External Influences and Higher Education Reform in Ethiopia: On Symbolic Power of the World Bank

Tebeje Molla


Increasingly national policy processes are intersected with and affected by global policy actors and ideas. In aid-recipient countries such as Ethiopia, donors use financial and non-financial means to influence national policy decisions and directions. This paper is about the non-financial influence of the World Bank (WB) in the Ethiopian higher education policy reform. Using Pierre Bourdieu’s concept of symbolic power as a ‘thinking tool’, the paper aims to shed light on forms of symbolic capital that the Bank uses to generate a ‘misrecognisable’ form of power that regulates the HE policy process in Ethiopia. The findings show that the WB transforms its symbolic capital of recognition and legitimacy to establish a ‘shared misrecognition’ and thereby make its policy prescriptions implicit and hence acceptable to local policy agents. The Bank uses knowledge-based regulatory instruments to induce compliance to its neoliberal policy prescriptions. The paper therefore underscores the value of symbol power as an analytical framework to understand elusive but critical role of donors in policy processes of aid recipient countries.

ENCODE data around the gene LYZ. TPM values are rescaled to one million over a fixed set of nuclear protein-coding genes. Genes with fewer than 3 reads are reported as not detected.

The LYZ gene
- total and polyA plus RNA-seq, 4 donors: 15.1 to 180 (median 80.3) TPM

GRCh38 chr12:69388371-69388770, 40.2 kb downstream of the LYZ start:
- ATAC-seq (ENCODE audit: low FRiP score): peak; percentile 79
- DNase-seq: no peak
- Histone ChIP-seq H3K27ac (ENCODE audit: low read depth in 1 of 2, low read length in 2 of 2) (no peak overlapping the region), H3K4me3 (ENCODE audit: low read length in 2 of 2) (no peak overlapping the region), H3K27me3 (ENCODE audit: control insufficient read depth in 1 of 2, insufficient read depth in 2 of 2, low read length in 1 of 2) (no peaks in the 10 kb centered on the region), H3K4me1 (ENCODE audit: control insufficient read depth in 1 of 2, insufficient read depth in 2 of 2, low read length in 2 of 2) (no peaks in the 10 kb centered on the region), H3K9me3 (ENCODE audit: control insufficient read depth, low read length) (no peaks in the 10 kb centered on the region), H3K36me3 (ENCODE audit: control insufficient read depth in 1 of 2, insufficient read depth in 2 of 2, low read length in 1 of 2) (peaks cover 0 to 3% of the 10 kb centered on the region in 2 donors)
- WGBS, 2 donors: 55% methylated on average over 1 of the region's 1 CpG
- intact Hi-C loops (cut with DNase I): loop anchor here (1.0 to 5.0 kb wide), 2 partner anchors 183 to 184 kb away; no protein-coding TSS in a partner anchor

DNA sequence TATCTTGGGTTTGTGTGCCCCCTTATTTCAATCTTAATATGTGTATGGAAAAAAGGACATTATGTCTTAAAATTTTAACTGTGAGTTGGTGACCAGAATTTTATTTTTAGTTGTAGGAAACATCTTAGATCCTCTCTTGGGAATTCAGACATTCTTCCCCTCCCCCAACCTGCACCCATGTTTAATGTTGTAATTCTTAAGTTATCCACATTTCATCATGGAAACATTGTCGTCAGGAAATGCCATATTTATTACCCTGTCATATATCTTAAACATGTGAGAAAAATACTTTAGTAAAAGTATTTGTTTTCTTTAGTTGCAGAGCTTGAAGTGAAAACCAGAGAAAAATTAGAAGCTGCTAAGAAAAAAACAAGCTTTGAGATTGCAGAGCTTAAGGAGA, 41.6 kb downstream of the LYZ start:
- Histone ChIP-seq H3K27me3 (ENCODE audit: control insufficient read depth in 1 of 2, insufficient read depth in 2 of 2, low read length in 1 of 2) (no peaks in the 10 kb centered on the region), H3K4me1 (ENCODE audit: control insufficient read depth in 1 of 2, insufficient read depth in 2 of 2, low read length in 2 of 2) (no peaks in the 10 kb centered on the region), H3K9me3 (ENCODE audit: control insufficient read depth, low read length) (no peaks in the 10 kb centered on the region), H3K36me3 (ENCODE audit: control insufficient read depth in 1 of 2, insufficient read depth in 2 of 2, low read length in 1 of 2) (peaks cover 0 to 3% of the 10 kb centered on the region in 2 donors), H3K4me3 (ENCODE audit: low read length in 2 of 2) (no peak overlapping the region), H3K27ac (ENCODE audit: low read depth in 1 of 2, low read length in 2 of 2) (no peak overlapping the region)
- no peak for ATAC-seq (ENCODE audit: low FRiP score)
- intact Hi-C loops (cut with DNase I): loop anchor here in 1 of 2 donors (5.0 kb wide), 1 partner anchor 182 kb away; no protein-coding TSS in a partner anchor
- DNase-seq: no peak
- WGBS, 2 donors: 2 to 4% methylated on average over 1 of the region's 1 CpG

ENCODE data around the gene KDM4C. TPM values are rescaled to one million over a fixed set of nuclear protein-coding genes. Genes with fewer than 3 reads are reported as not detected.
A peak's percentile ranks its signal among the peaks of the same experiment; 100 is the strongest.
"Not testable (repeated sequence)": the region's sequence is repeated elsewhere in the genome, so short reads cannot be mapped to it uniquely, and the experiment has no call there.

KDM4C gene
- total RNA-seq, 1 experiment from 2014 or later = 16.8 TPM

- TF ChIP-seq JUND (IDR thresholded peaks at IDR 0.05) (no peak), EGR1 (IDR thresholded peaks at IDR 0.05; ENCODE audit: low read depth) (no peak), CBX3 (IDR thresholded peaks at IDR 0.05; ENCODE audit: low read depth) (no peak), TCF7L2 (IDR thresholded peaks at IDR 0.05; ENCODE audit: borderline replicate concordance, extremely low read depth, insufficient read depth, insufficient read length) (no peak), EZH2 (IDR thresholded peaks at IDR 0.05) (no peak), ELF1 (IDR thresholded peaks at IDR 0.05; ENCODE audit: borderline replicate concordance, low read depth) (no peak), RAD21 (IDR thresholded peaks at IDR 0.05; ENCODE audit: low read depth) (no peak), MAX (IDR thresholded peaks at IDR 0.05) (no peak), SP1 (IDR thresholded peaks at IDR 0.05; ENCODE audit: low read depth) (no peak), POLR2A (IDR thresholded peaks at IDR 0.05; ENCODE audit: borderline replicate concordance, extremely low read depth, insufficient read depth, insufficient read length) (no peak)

Bourdieu; Ethiopia; higher education refrom; aid; symbolic power

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DOI: http://dx.doi.org/10.4471/rise.2013.28

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